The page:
My daughter used a spray bottle filled with water to make the foam stick to the window.

My daughter used a spray bottle filled with water to make the foam stick to the window.

The creative brains behind this project belong to my almost-7-year-old daughter, The Bee. She came up with this while playing with some foam letter discs I’d made for my 4-year-old.

I stored the pieces in a plastic container with a lid so she can easily take them from bathtub to playroom.

I stored the pieces in a plastic container with a lid so she can easily take them from bathtub to playroom.

 

I love the words she chose to spell:  "love you", "happy", "mommy" and then our dog's name, "Sydney".

I love the words she chose to spell: “love you”, “happy”, “mommy”. [insert heart melt]

easy to make foam word flowers

Strong, Brave, Courageous Girls: Picture Book Characters for Our Daughters

Brave Strong Courageous Storybook Characters for Our Daughters

You know what we love? Books with strong, brave, courageous, funny, characters.  What is even better is when they have a whole series of their own.  Remember when you were a child, first discovering a love of books? Remember when you found an author you loved and went back for more? My daughter has begun to do that. We pour over the original books, then, as her reading skills improve, we move into easy readers with these amazing characters.

Here are our favorite characters, who all just so happen to be strong, brave courageous girls. This list is not all inclusive, just the ones we’ve discovered and truly loved.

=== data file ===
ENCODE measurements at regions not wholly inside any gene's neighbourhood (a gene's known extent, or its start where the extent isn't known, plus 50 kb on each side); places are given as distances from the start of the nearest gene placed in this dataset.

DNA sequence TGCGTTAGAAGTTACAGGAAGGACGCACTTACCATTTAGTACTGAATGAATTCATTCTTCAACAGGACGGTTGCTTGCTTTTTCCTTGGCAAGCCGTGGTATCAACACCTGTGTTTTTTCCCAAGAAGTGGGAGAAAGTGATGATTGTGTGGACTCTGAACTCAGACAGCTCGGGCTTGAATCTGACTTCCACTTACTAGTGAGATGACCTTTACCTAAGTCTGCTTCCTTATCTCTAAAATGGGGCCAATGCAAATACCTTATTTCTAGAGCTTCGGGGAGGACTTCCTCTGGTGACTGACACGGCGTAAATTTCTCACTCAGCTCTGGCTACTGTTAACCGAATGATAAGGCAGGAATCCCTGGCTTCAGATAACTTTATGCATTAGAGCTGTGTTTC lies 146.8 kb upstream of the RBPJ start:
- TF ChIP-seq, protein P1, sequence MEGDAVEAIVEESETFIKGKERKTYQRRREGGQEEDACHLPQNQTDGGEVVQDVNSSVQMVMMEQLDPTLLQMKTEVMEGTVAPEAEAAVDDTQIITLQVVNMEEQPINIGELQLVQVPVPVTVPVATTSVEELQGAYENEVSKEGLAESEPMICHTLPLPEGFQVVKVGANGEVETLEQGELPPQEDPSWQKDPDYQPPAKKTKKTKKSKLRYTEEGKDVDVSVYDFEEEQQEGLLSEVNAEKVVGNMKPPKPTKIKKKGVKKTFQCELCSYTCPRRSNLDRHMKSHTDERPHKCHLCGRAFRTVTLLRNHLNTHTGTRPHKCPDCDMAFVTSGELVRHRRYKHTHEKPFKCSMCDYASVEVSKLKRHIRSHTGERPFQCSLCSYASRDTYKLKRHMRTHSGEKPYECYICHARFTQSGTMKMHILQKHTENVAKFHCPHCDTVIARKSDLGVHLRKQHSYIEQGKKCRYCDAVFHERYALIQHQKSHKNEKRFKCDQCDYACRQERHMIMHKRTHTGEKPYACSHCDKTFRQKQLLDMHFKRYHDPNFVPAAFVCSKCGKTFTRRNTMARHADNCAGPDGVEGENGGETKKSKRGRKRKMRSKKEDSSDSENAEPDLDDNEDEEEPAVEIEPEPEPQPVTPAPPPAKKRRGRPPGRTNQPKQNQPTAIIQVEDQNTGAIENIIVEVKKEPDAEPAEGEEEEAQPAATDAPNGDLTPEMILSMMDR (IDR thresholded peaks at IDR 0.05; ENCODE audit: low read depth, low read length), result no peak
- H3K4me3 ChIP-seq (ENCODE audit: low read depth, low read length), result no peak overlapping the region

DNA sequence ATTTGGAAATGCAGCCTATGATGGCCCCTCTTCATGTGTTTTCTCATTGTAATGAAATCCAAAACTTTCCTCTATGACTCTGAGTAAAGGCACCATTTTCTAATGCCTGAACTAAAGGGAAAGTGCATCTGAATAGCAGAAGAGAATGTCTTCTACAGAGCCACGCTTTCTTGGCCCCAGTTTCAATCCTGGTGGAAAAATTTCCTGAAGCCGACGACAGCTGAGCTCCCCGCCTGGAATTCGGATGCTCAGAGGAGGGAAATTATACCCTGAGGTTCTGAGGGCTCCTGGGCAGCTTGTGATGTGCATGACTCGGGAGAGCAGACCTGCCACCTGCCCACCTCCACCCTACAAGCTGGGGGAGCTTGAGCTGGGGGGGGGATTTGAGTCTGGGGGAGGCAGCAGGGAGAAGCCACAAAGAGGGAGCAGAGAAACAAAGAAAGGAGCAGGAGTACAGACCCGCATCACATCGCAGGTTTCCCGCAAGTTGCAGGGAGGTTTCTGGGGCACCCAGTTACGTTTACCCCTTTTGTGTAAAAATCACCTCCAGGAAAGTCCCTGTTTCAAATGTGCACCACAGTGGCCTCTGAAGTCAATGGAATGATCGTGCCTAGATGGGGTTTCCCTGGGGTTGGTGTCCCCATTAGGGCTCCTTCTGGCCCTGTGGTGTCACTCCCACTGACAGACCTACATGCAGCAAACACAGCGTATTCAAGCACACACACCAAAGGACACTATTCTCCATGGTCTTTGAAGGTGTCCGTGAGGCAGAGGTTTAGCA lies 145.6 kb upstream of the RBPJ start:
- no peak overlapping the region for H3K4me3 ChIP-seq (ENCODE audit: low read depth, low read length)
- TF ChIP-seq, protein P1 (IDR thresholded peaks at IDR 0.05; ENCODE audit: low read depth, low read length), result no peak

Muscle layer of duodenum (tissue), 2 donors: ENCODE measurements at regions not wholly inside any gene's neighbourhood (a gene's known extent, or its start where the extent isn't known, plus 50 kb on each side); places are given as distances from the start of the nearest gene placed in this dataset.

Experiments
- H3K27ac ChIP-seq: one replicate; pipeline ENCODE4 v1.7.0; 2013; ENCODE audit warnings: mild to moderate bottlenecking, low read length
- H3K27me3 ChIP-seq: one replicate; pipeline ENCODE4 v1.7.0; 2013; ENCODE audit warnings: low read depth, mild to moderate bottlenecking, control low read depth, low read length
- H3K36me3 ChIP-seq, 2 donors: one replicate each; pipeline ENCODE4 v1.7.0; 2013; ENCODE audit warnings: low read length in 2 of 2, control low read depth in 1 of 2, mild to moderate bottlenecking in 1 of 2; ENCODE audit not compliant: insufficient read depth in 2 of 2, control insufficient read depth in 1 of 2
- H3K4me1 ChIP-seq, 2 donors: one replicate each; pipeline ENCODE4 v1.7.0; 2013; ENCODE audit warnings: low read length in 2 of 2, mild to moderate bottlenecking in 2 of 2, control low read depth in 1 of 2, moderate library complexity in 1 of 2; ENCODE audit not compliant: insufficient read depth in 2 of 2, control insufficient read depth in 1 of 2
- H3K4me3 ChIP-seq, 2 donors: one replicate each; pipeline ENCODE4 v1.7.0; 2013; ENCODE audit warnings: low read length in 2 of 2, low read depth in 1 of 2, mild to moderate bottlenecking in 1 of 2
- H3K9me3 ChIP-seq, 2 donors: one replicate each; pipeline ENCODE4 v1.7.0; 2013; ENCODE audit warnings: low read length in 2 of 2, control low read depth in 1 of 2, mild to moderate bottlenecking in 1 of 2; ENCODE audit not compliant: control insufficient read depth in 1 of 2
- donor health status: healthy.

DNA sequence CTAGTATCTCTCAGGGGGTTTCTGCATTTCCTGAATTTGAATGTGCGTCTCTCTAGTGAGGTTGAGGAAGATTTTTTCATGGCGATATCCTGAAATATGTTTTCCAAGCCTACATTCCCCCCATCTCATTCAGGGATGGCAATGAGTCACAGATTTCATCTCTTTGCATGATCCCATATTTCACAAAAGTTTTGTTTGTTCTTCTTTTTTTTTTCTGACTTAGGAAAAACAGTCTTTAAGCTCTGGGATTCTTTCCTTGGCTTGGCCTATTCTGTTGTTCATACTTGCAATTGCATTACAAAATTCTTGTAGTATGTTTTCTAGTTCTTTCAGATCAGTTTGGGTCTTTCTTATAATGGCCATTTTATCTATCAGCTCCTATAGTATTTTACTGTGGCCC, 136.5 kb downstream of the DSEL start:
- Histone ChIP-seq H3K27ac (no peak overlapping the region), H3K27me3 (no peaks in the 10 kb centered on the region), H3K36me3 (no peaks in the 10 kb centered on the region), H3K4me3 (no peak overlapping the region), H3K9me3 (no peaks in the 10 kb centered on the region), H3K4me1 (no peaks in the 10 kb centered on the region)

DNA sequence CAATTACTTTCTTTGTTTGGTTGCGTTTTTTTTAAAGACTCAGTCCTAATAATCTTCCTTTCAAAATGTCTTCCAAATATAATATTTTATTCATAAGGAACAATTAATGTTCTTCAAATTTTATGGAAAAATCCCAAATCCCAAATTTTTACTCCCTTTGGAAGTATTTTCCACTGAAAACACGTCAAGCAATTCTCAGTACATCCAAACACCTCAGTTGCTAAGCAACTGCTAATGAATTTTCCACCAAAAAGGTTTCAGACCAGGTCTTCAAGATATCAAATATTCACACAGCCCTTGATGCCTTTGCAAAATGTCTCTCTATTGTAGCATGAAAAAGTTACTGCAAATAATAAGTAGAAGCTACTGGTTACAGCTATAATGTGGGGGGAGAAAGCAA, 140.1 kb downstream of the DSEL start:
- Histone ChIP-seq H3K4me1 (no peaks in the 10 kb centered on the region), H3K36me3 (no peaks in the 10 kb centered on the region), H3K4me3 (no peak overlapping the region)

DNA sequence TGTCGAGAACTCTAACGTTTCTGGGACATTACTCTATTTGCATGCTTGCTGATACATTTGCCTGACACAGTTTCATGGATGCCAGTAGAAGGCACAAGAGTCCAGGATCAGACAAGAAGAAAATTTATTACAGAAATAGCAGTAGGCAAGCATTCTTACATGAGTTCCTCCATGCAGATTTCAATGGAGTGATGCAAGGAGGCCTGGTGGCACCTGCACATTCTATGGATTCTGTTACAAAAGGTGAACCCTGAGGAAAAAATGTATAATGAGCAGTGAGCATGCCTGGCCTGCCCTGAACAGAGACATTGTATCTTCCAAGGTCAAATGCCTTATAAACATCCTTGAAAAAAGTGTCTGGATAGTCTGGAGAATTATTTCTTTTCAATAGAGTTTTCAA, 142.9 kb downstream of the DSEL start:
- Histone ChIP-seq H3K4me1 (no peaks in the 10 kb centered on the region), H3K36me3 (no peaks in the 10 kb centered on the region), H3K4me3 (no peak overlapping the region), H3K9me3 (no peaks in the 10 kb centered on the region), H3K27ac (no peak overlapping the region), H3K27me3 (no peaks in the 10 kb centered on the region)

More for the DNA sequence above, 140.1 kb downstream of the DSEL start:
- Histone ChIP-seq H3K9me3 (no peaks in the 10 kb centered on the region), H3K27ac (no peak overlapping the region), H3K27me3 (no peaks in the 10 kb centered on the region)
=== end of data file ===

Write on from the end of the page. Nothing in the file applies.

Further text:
Fancy Nancy
Who she is:  Nancy loves to dress fancy, do fancy things and use fancy words. Nancy stands out in her rather plain family.
What she’s all about: Coping with emotions, expanding her vocabulary
Author: Jane O’Connor  Illustrator:  Robin Preiss Glasser

Pinkalicious
Who she is:  The princess of all things pink eats too much pink icing and turns red. Her next adventures take her exploring her imagination (Goldilicious), confronting bullies (Purplicious), confronting her own negative attitude (Silverlicious) and more.
What she’s all about: Brave and courageous, she stands up for what she loves. She uses her creativity and imagination wherever she goes.
Author: Victoria Kann, with some books co-authored by Elizabeth Ann

Madeline
Who she is:  French boarding school student keeps head mistress Miss Clavel on her toes trying to keep Madeline safe from rivers, gypsies and appendix-related medical emergencies.
What she’s about:  Fearless, daring, confronter of bullies.
Author: Ludwig Bemelmans

Angelina Ballerina
Who she is:  In the original, beautifully illustrated series, Angelina is a mouse obsessed with dancing ballet.  She copes with the ups and downs of life in Chipping Cheddar, Mouseland. She doesn’t always get the part she wants to dance and sometimes her younger sister and her little cousin Henry get a lot of attention, but Angelina always dances through.